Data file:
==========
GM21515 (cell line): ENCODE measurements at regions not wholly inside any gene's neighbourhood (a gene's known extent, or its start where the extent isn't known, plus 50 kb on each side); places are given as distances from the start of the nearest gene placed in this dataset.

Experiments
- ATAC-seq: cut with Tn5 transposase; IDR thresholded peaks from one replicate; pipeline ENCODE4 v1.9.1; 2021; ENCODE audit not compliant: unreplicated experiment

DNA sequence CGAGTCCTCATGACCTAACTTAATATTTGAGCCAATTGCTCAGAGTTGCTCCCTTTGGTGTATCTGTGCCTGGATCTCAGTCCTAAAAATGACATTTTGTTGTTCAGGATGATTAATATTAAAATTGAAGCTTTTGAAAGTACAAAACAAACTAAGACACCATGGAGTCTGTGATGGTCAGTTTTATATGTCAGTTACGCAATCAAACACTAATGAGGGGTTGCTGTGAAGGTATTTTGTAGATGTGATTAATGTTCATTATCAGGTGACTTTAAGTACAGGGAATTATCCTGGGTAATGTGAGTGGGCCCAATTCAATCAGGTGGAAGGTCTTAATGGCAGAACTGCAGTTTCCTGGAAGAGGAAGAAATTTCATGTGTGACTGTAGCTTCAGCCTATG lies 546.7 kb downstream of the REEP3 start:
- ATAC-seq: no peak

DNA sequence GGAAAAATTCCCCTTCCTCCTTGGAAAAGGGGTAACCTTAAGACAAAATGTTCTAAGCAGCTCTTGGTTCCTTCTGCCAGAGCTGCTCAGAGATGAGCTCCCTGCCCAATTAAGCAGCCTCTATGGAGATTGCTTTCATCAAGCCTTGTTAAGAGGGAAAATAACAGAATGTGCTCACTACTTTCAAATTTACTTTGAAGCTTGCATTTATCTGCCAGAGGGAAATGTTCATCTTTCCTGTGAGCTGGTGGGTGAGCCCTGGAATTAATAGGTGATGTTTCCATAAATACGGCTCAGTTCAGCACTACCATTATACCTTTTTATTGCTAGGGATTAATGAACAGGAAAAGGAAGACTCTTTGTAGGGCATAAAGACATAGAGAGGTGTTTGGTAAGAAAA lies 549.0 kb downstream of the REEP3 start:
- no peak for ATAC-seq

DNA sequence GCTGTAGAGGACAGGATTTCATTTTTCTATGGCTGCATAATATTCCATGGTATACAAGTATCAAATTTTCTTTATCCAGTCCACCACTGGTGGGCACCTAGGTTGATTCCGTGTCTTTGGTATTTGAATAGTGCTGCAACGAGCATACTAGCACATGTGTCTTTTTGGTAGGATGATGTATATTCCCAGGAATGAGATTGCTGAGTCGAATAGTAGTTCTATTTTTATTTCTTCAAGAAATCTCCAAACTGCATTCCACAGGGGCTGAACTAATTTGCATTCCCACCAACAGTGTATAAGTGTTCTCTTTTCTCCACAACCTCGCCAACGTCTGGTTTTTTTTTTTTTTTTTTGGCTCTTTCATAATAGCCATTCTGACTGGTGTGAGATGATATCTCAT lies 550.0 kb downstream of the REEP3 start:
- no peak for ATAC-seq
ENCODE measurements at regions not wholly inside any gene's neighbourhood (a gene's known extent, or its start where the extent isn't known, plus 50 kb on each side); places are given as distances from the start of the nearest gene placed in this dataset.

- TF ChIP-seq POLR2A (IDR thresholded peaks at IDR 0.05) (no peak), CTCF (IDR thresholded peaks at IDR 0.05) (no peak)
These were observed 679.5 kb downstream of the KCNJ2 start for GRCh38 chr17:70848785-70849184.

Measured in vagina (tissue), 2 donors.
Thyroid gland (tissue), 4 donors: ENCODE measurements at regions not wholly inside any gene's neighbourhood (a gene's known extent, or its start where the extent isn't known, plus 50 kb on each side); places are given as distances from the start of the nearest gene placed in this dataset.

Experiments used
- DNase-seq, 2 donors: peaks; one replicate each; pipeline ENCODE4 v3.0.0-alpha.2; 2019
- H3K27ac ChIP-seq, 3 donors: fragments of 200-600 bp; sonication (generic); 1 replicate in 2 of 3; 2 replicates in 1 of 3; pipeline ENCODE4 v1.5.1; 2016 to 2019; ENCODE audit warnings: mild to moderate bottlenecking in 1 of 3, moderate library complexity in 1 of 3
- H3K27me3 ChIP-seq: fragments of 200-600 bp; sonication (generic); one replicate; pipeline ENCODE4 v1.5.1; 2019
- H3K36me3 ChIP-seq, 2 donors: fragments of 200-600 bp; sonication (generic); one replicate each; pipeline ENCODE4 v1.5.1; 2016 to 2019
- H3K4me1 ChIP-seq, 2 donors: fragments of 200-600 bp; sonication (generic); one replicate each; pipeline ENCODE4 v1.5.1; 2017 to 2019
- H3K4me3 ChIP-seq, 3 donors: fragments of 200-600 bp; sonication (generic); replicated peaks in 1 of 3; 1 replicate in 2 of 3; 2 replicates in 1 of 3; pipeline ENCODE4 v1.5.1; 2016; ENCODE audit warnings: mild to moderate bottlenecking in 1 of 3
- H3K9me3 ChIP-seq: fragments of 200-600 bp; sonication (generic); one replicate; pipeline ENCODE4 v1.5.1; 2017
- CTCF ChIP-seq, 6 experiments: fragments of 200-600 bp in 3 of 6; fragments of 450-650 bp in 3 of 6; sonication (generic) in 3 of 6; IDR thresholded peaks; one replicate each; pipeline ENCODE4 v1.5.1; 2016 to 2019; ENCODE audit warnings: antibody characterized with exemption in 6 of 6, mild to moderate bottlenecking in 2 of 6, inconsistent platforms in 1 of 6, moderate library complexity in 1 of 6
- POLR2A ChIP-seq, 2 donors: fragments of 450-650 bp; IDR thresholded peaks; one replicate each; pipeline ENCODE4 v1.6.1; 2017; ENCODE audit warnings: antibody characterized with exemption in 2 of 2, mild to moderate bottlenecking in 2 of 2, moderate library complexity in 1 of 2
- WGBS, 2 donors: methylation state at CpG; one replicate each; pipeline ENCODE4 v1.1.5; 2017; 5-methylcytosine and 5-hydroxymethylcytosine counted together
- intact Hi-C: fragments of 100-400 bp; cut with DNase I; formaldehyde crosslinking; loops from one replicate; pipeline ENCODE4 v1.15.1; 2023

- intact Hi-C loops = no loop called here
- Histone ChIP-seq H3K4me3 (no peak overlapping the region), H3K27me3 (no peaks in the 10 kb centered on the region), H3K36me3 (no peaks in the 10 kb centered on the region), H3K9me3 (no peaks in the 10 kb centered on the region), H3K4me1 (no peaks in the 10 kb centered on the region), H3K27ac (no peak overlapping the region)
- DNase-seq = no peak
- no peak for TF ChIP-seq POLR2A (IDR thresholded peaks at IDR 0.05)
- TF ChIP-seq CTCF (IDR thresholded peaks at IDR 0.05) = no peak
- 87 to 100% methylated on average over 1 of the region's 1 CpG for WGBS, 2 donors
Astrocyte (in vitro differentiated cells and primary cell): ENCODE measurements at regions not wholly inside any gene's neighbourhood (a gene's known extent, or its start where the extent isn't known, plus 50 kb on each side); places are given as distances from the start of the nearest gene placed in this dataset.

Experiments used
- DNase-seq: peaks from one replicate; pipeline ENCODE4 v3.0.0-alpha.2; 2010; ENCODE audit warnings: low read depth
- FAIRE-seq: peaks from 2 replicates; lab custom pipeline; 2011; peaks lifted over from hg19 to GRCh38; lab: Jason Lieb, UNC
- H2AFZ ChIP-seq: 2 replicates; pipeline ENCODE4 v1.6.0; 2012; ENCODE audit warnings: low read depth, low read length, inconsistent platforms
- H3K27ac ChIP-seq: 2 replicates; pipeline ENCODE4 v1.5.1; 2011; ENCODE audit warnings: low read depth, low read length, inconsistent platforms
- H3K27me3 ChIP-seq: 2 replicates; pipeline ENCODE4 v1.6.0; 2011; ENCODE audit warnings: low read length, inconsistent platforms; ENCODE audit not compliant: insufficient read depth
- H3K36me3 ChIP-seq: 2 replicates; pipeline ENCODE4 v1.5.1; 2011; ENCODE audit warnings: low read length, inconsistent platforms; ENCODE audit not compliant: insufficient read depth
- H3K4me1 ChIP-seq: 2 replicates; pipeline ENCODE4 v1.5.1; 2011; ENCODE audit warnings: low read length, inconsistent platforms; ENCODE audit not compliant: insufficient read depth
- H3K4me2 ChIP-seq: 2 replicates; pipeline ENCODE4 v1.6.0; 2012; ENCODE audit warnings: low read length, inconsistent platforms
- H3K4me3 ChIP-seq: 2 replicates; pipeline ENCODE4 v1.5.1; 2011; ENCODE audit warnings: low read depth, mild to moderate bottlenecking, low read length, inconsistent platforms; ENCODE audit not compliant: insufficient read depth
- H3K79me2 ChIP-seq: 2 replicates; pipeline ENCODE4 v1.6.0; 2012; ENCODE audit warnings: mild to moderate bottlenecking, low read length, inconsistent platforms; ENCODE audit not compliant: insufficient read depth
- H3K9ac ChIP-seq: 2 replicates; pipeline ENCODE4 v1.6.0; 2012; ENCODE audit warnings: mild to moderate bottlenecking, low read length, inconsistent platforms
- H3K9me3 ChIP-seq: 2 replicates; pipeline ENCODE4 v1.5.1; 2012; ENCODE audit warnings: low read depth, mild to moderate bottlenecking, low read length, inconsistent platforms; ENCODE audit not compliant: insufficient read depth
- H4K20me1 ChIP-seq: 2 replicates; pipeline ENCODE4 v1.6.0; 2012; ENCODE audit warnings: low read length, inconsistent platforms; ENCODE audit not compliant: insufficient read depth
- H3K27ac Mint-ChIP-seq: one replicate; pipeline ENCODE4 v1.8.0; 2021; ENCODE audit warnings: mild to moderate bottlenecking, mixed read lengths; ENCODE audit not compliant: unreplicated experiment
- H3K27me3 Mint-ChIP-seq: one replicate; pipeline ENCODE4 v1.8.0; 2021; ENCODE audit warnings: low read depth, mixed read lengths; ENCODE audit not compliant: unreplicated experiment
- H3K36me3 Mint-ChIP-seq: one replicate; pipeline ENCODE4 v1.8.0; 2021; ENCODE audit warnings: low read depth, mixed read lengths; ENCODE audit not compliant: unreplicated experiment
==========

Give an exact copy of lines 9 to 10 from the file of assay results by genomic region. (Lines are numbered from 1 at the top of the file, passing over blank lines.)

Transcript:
- no peak for ATAC-seq
ENCODE measurements at regions not wholly inside any gene's neighbourhood (a gene's known extent, or its start where the extent isn't known, plus 50 kb on each side); places are given as distances from the start of the nearest gene placed in this dataset.